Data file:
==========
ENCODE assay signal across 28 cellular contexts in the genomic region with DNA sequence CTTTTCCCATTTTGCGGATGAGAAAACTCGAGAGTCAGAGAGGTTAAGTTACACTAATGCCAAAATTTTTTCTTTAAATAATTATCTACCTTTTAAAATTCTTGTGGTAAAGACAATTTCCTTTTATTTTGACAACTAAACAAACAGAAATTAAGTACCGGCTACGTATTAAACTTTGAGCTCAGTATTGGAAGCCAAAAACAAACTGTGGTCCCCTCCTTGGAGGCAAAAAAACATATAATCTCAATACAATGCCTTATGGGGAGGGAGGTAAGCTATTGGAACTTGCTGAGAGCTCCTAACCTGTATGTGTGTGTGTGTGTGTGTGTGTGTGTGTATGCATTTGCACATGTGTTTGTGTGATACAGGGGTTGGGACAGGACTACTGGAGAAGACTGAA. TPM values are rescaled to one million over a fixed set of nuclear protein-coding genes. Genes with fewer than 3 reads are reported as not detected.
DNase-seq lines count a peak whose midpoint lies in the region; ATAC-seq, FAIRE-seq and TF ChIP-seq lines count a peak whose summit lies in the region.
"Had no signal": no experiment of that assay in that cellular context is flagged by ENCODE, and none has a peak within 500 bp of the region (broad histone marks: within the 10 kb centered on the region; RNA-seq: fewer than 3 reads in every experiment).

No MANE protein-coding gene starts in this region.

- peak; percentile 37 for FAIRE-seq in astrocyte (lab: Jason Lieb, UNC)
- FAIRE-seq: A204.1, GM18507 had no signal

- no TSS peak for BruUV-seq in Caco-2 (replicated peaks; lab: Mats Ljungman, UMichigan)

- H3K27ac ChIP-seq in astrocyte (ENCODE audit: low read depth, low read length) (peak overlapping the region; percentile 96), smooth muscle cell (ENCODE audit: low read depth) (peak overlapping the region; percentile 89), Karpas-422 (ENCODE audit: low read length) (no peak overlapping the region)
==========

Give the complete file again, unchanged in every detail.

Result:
ENCODE assay signal across 28 cellular contexts in the genomic region with DNA sequence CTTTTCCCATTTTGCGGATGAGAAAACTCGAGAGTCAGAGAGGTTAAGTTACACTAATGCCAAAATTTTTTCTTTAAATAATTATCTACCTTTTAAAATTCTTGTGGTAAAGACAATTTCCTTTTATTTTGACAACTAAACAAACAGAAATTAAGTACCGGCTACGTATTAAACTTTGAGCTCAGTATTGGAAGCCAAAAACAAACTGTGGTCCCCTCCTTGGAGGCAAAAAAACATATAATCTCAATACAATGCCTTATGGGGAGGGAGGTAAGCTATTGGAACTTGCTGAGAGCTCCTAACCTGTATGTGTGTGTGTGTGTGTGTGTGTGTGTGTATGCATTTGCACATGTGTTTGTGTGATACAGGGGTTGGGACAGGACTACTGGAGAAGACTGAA. TPM values are rescaled to one million over a fixed set of nuclear protein-coding genes. Genes with fewer than 3 reads are reported as not detected.
DNase-seq lines count a peak whose midpoint lies in the region; ATAC-seq, FAIRE-seq and TF ChIP-seq lines count a peak whose summit lies in the region.
"Had no signal": no experiment of that assay in that cellular context is flagged by ENCODE, and none has a peak within 500 bp of the region (broad histone marks: within the 10 kb centered on the region; RNA-seq: fewer than 3 reads in every experiment).

No MANE protein-coding gene starts in this region.

- peak; percentile 37 for FAIRE-seq in astrocyte (lab: Jason Lieb, UNC)
- FAIRE-seq: A204.1, GM18507 had no signal

- no TSS peak for BruUV-seq in Caco-2 (replicated peaks; lab: Mats Ljungman, UMichigan)

- H3K27ac ChIP-seq in astrocyte (ENCODE audit: low read depth, low read length) (peak overlapping the region; percentile 96), smooth muscle cell (ENCODE audit: low read depth) (peak overlapping the region; percentile 89), Karpas-422 (ENCODE audit: low read length) (no peak overlapping the region)